Thanks to Sally Maschiter we have been shown an extract from a PLA report (No.RNB15/UK/1098/1) on Greenwich Pier, compiled by R.N.Bray.
The document pieces together a history of the Pier. The original Act of Parliament for the Greenwich Pier Company was passed in 1836. This was for a pier 175 feet long sited upon the present upstream portion of the pier. Later that year the Act was amended to allow the company to extend down stream over land owned by Greenwich Hospital and the Ship Tavern.
In 1843 dredging in front of the pier was reported to lead to a sudden collapse on 16th May - the foundations were distorted and the toe of the riverside face of the pier had moved outwards. This was illustrated in the Pictorial Times. The pier appears to have been reconstructed but no documentation on this has been found.
In 1954 part of the up stream end of the pier was dismantled to allow the Cutty Sark into its dock. A drawing of the pier’s construction was made by those involved in this work. This shows that York stone landings were laid on a mat of 15” x 4” timbers. The timber was supported on two rows of 16” x 3” timbers tied at the top with timber whaling while the outer edges of the landings rest on cast iron piles, tied back by 2” tie rods to an undermined point in the fill. The brick wall is stepped backwards from the top width of 14” to the bottom width of 48”. Timber piers (or counterforts) have a concrete backing to the wall between them. There was a 7’ high chamber behind the top of the wall on the upstream corner which had no apparent use. A large (6’ x 3’) oval sewer ran along the south bank of the river and curved to run through the pier and discharged from the up-stream end of the front face.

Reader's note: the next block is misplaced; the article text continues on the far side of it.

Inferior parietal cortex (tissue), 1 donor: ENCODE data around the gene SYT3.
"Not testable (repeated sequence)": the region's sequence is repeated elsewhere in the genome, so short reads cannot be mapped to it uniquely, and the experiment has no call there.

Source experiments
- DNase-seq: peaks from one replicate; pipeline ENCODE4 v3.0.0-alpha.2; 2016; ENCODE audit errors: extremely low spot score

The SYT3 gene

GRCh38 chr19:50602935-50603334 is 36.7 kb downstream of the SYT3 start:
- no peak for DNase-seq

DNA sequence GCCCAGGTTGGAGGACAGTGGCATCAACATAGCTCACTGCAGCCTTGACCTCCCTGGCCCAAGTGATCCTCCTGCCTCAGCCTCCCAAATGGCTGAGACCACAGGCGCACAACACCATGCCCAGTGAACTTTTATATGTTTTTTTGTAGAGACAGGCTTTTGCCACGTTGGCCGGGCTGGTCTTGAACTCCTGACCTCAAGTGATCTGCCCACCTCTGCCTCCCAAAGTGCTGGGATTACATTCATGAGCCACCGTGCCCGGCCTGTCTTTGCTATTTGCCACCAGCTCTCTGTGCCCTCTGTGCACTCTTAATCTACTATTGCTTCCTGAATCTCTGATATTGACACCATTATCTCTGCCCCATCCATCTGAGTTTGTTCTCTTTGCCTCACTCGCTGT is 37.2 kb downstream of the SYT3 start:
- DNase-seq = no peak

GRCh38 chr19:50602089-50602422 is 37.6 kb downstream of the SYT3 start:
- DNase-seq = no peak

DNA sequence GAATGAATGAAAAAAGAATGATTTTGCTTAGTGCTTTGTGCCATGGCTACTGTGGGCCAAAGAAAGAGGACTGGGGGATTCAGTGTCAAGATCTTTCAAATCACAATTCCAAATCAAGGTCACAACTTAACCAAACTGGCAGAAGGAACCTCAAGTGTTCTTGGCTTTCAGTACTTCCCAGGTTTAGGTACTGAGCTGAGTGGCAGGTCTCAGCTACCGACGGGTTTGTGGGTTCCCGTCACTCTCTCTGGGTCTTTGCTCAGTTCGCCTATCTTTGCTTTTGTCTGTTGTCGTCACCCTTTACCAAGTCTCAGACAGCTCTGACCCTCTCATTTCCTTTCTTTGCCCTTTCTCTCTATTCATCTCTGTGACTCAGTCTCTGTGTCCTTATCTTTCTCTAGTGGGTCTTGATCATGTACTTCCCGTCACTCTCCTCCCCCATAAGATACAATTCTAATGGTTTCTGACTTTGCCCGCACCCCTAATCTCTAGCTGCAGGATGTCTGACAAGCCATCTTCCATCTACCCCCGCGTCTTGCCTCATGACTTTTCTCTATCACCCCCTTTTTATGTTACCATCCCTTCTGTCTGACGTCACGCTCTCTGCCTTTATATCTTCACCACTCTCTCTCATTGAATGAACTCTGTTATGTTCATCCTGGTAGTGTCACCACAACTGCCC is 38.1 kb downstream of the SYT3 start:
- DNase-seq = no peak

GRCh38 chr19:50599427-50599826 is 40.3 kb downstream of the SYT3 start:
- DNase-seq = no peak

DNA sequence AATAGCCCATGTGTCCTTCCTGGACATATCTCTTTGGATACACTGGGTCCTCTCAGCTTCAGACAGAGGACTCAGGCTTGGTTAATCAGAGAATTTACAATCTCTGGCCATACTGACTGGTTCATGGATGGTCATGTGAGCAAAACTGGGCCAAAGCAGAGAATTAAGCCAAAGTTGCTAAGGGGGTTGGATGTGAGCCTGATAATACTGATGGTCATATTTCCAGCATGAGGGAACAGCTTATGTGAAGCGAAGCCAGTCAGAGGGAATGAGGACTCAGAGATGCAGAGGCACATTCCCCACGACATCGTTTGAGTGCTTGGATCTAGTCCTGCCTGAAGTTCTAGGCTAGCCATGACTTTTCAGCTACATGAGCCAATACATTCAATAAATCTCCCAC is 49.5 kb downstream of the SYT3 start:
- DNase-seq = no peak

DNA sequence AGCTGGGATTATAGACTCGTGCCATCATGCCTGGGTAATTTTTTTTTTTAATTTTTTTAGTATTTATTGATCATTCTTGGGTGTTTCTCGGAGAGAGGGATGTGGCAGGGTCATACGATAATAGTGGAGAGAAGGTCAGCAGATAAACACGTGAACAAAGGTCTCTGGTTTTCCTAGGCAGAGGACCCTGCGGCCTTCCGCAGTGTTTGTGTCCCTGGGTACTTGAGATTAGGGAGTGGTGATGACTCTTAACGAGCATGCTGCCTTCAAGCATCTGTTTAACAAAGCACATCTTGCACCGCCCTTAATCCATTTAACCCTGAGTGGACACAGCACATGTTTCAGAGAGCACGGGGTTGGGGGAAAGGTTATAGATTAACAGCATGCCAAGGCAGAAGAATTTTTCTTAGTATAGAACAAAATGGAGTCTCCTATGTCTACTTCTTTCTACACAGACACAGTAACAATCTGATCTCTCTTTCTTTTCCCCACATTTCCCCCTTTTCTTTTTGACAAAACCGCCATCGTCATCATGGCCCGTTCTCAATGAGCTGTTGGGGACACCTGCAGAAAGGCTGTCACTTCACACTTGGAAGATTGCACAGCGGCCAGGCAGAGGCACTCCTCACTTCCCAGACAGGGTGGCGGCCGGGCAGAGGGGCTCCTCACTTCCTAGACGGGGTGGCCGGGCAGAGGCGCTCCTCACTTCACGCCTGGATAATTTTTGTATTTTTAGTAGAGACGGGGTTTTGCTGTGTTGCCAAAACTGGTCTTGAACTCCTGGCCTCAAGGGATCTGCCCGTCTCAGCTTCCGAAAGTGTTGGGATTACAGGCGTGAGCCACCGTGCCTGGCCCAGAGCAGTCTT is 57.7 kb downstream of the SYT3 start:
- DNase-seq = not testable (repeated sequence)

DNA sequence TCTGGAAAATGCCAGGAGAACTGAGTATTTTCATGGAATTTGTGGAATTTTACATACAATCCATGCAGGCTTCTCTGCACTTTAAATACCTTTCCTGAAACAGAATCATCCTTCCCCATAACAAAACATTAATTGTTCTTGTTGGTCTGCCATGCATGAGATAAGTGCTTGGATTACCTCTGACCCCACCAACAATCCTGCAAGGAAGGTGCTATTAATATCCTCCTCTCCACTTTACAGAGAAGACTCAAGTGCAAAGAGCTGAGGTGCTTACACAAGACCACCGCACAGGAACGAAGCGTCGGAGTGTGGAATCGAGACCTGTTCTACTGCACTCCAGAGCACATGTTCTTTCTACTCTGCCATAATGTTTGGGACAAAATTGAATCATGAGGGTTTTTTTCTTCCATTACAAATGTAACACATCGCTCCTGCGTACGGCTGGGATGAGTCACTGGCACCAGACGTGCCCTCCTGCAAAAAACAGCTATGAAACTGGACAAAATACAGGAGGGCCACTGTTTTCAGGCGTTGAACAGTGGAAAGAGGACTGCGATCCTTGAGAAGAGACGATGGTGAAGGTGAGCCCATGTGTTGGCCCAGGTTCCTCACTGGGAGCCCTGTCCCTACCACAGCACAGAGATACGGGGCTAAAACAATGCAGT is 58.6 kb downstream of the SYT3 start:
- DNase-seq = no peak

This sewer also had a bricked branch going downstream through the pier. This may, or may not, be an accurate description of the original foundation or it may be an improved design used after the problems in 1843.
Both the re-constructed up-stream and original downstream ends of the pier seem to be tied back with tie rods. Up-stream are 2” diameter rods installed in 1955, the downstream rods are smaller and were shown by the two inspection pits.
The report notes been four hydrographic surveys - 1924, 1930, 1974 and 1997 - relating to the variation of the levels of the foreshore. Generally it seems that currently the foreshore level is higher than it was in the past - important information because the level of the foreshore affects the stability of the pier wall.
So - the report concludes: - the upstream corner and end wall of the pier date from 1955 - the main pier frontage dates from after 1843 - the downstream corner and side wall probably date from 1836 - the level of the river bed in front of the pier has not changed significantly in 75 years, meaning that scour is not a problem.